In the summer of 2012, I made some decisions that changed the course of my life forever. At the urging of my neurosurgeon, I completely overhauled my lifestyle, with a new focus on getting strong and healthy. I did all of this so that I could be better prepared for any future surgeries that would be required to treat my hydrocephalus.
In the years since then, and in the numerous surgeries and recoveries that followed, I have learned more about what my body needs to persevere through this journey we call “shunt life”. The most important component has been strength. The stronger I am physically, the easier I seem to get through the surgeries and the difficulties of recovery. Second to strength, is endurance, which I really don’t train for. I don't run, bike, or do any cardio exercise to specifically improve my endurance. Most of the time, I just rely on my strength to carry me through life as needed.
However, mentally, I am finding that this battle takes more endurance than strength. I am learning and accepting that I don’t have to be strong all the time, especially with those in my inner circle. It’s ok to be heartbroken, angry, and frustrated from time to time, especially when only months pass between shunt failure episodes, and I grow emotionally weary of the fight. But I have to stay steadfast, for the long haul. Sometimes my husband has to remind me that I have the endurance to complete this race. That it’s a long road, and I am not alone. There are others who have the same persistence, who walk by my side, and we will carry each other if the climb is too much at times. In this case, I must rely on my endurance to make me stronger.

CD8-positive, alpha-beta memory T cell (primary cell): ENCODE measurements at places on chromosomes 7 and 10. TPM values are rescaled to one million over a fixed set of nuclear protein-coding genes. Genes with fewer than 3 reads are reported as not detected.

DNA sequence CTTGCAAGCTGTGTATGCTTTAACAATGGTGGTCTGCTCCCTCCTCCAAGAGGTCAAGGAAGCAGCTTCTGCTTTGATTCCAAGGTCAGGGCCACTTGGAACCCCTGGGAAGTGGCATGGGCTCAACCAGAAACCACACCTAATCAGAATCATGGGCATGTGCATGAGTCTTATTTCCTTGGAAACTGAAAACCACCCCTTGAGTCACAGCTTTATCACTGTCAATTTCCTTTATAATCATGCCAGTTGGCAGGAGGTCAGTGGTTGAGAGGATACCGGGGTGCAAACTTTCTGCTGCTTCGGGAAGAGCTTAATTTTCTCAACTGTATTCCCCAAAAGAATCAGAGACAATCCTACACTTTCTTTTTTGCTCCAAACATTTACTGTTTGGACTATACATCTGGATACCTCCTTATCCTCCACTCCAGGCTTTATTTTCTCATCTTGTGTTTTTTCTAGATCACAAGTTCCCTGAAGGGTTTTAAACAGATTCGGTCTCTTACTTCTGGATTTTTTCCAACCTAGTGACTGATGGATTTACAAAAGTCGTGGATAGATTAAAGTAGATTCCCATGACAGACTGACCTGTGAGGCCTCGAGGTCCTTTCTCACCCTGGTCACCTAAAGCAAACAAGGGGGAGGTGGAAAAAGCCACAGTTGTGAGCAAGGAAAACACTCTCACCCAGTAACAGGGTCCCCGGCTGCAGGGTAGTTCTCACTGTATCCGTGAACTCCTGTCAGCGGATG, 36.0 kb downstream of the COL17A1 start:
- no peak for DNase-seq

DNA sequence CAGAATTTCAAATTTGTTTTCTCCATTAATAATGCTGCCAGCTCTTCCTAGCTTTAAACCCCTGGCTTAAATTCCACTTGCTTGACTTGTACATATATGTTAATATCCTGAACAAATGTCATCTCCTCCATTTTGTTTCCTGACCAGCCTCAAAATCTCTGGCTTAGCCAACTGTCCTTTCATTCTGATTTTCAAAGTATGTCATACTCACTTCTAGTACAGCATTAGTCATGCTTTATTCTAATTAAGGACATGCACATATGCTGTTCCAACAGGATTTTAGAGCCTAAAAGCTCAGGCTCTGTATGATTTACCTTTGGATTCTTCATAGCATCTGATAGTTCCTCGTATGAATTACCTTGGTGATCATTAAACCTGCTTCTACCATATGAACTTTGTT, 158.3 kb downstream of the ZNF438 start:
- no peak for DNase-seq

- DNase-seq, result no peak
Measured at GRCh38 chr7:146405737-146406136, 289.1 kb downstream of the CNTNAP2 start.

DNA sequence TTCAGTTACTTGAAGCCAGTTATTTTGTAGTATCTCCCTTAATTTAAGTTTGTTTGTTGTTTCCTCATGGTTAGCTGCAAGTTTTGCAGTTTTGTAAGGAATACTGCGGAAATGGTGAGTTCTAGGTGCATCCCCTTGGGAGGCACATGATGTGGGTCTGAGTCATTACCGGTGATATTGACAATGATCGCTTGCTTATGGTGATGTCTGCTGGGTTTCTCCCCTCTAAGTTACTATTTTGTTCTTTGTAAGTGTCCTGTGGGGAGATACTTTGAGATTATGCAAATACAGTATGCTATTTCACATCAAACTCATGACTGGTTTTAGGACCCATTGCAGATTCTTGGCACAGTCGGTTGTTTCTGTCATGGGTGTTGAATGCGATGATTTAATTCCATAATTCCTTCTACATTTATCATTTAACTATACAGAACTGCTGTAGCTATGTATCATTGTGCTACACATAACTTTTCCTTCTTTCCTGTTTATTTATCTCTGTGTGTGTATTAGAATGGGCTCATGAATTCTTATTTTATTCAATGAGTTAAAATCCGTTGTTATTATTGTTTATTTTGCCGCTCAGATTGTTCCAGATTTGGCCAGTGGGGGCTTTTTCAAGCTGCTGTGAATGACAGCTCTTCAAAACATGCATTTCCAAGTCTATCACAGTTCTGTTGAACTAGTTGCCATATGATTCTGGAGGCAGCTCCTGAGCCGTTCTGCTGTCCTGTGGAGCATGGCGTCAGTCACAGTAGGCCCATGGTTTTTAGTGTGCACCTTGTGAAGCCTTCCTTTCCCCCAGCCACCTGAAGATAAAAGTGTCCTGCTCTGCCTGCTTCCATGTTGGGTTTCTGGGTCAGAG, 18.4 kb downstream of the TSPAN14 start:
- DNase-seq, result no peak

The long road of my hydro journey took another turn this morning. After the easiest shunt revision surgery to date (at the end of July), and the best recovery in years, my shunt is once again in failure, and we found out that I am headed to surgery tonight. Right now I feel a mix of emotion that ranges from annoyance and defeat to exhaustion and relief. But I have to remind myself that it is the physical strength and the mental endurance that I know I have, that will carry me through this episode, and whatever the next steps may be.
Tonight, we’ll hit the reset button, and start again, in relentless pursuit.
My name is Amy but friends and family call me Am. I am a lover of dogs, good whiskey, and strength training. I'm a brain surgery survivor (x20), a fiddle player, a construction designer, and a boxing enthusiast. I have six real siblings, and five fake brothers. I love deeply, and consider my close friends to be family.